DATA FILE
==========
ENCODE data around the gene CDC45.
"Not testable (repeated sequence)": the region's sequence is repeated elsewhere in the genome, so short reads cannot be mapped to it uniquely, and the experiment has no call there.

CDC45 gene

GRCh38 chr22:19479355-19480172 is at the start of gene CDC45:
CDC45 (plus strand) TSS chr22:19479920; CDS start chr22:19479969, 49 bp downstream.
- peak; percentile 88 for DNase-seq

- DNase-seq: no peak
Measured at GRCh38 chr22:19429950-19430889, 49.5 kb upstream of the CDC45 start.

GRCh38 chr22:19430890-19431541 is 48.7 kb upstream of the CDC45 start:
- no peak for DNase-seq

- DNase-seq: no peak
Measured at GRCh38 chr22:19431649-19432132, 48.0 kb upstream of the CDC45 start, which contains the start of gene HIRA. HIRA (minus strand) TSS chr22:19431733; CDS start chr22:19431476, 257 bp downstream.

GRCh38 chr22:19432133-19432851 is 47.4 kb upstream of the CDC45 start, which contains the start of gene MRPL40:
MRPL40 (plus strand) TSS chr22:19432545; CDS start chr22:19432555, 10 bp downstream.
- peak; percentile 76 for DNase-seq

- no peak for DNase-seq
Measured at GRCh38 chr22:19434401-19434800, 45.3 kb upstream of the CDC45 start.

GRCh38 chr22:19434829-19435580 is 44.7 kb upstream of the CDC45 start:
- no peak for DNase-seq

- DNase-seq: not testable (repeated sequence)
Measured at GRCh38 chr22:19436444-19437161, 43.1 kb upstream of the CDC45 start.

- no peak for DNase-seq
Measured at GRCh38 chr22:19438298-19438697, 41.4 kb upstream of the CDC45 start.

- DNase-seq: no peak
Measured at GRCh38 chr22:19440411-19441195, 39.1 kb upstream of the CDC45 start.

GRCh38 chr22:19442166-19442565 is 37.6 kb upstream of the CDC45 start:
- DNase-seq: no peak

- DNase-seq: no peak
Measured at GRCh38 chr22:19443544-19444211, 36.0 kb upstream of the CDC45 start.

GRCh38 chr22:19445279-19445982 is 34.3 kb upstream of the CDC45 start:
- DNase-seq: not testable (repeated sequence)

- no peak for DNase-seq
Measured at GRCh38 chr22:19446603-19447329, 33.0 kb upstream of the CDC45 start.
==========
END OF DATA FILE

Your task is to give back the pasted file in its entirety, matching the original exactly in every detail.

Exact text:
ENCODE data around the gene CDC45.
"Not testable (repeated sequence)": the region's sequence is repeated elsewhere in the genome, so short reads cannot be mapped to it uniquely, and the experiment has no call there.

CDC45 gene

GRCh38 chr22:19479355-19480172 is at the start of gene CDC45:
CDC45 (plus strand) TSS chr22:19479920; CDS start chr22:19479969, 49 bp downstream.
- peak; percentile 88 for DNase-seq

- DNase-seq: no peak
Measured at GRCh38 chr22:19429950-19430889, 49.5 kb upstream of the CDC45 start.

GRCh38 chr22:19430890-19431541 is 48.7 kb upstream of the CDC45 start:
- no peak for DNase-seq

- DNase-seq: no peak
Measured at GRCh38 chr22:19431649-19432132, 48.0 kb upstream of the CDC45 start, which contains the start of gene HIRA. HIRA (minus strand) TSS chr22:19431733; CDS start chr22:19431476, 257 bp downstream.

GRCh38 chr22:19432133-19432851 is 47.4 kb upstream of the CDC45 start, which contains the start of gene MRPL40:
MRPL40 (plus strand) TSS chr22:19432545; CDS start chr22:19432555, 10 bp downstream.
- peak; percentile 76 for DNase-seq

- no peak for DNase-seq
Measured at GRCh38 chr22:19434401-19434800, 45.3 kb upstream of the CDC45 start.

GRCh38 chr22:19434829-19435580 is 44.7 kb upstream of the CDC45 start:
- no peak for DNase-seq

- DNase-seq: not testable (repeated sequence)
Measured at GRCh38 chr22:19436444-19437161, 43.1 kb upstream of the CDC45 start.

- no peak for DNase-seq
Measured at GRCh38 chr22:19438298-19438697, 41.4 kb upstream of the CDC45 start.

- DNase-seq: no peak
Measured at GRCh38 chr22:19440411-19441195, 39.1 kb upstream of the CDC45 start.

GRCh38 chr22:19442166-19442565 is 37.6 kb upstream of the CDC45 start:
- DNase-seq: no peak

- DNase-seq: no peak
Measured at GRCh38 chr22:19443544-19444211, 36.0 kb upstream of the CDC45 start.

GRCh38 chr22:19445279-19445982 is 34.3 kb upstream of the CDC45 start:
- DNase-seq: not testable (repeated sequence)

- no peak for DNase-seq
Measured at GRCh38 chr22:19446603-19447329, 33.0 kb upstream of the CDC45 start.